Parks board unleashes Johnson Lane dogpark |

Parks board unleashes Johnson Lane dogpark

Tennis players enjoy a quiet Wednesday morning in Johnson Lane Park off Stephanie Way in northern Carson Valley. A future dog park would be located to the north of the tennis courts.
Kurt Hildebrand

You know who loves tennis balls? Dogs.

Saying tennis players and dog owners will have to get along, Parks & Recreation commissioners approved a conceptual plan for a dog park at the Johnson Lane Park on Tuesday night.

Timing on construction of the dog park will depend on one question, whether the county’s parks department uses sod or hydroseed.

Community Services Director Scott Morgan estimated sod would cost 20-30 cents a square foot, while hydroseeding would be about 6 cents.

If the county hydroseeds the dogpark, it will take a year before the grass comes in.

“We’d like to roll out the big rolls of sod,” he said.

Morgan said residents were pretty clear about what they wanted in a dogpark.

“A couple of big points that came out of that meeting, was that people wanted turf, more turf, as much turf as we can get,” Morgan said. “We scaled as much turf as our irrigation system can support without putting in booster pumps. We were surprised that based on the pressure, we can have a nice chunk of turf.”

He said he took residents’ suggestion and visited the Sonoma, Calif., dogpark.

“It’s a fantastic park,” he said. “It works with big and small dogs, nice owners and jerk owners. It was really nice, and we did the best we could to model this park after that.”

Four Johnson Lane residents said they liked the layout of the park, but two tennis players among them expressed concern about the proximity of the tennis courts to the dog area.

Lupe Wallace told parks commissioners she thought the dogs in the park would disturb tennis players using the courts.

Morgan said he didn’t think there would be much conflict between the two.

He said his goal is to stay within the $200,000 budget and that could have an effect on the decision with the grass.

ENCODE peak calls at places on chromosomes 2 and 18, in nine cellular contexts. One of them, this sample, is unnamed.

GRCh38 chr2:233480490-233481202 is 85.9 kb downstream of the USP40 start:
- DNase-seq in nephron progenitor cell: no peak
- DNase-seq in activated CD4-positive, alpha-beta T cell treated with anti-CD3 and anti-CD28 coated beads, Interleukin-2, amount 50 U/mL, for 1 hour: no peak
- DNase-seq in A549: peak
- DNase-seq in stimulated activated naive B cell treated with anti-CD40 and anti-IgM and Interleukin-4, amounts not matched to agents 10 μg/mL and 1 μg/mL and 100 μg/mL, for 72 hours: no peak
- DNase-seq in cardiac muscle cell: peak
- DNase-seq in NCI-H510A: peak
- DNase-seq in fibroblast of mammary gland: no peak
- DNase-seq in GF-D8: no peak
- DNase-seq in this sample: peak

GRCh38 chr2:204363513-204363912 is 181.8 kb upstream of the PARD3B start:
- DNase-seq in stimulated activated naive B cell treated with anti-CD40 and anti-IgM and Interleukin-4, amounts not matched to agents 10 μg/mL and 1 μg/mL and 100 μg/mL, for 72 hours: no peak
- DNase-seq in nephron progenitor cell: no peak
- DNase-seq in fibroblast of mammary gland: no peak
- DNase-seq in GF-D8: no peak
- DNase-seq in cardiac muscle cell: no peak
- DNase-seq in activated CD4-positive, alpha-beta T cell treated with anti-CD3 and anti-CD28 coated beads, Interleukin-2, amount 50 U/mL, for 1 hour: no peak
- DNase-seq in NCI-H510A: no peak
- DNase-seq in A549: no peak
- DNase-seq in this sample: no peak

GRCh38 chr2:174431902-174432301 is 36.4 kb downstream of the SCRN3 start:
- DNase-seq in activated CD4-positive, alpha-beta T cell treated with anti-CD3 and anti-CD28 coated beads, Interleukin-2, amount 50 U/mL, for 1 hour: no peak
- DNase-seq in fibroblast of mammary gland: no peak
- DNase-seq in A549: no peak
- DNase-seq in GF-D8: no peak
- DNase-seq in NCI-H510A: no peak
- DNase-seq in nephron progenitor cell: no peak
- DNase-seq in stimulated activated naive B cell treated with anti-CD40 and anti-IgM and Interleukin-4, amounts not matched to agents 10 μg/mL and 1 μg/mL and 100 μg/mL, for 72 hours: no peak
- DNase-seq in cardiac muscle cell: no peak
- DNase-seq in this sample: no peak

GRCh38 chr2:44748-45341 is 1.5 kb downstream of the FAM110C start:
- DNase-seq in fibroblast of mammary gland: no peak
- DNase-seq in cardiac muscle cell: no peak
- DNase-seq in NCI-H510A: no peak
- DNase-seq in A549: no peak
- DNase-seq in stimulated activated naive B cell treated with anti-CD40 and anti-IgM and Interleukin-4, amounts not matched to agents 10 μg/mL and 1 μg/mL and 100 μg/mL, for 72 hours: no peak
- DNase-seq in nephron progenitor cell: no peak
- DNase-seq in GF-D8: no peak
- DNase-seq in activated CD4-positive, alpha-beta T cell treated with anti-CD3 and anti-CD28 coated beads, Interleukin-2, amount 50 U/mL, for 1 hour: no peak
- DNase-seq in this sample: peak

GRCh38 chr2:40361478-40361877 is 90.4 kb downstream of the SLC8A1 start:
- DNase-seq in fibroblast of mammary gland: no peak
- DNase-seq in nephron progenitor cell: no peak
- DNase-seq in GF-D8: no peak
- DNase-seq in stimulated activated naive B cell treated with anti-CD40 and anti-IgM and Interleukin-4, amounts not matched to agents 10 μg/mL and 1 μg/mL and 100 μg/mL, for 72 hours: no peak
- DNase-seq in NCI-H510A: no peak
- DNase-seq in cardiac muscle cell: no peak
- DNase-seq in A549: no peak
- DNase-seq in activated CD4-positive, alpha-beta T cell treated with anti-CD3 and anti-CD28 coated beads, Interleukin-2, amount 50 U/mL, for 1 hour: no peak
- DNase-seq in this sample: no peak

“If it’s hydroseeding, we won’t get much use out of it this year,” he said. “We would prefer to get sod in. You don’t have to worry about weeds for a while and you have a nice carpet of turf.”

The park also will use donated sections of the sports turf from Douglas High School’s football field.

That will be used for a path around the park so people don’t have to walk in the mud.

“But if your dog wants to run on grass and pee on grass, we’ve got a lot of grass for you.”

He said there will also be a portion of the park left in native vegetation.

The conceptual design approved on Tuesday night is twice as large as the first design presented to the parks commission.

Funding for the dog park is coming from residential construction tax raised on homes built in the area specifically for parks. The money isn’t permitted for any other use.

The Town of Gardnerville is also working on converting a drainage basin into a dog park across from the Grant Avenue Walmart.

Town Board members discussed a fence and gate with neighboring business owner Barry Jones on Tuesday.

Jones said he would prefer the town didn’t refer to the site as a dog park, because it would limit what he could do with his property.

Jones owns Carson Valley Movers and about two acres on the northwest corner of Highway 395 and Grant Avenue.

At issue for Jones and the town board on Tuesday was access to his business.

The board and Jones are debating where and how much to spend on a gate for his property. The town agreed to pay half of the gate cost, but envisioned paying $1,000-$3,000 for it. Jones provided a $22,000 estimate.

Board members offered to paint the curbs red and put up no parking signs.

However, Chairwoman Linda Slater was firm that the site was a dog park.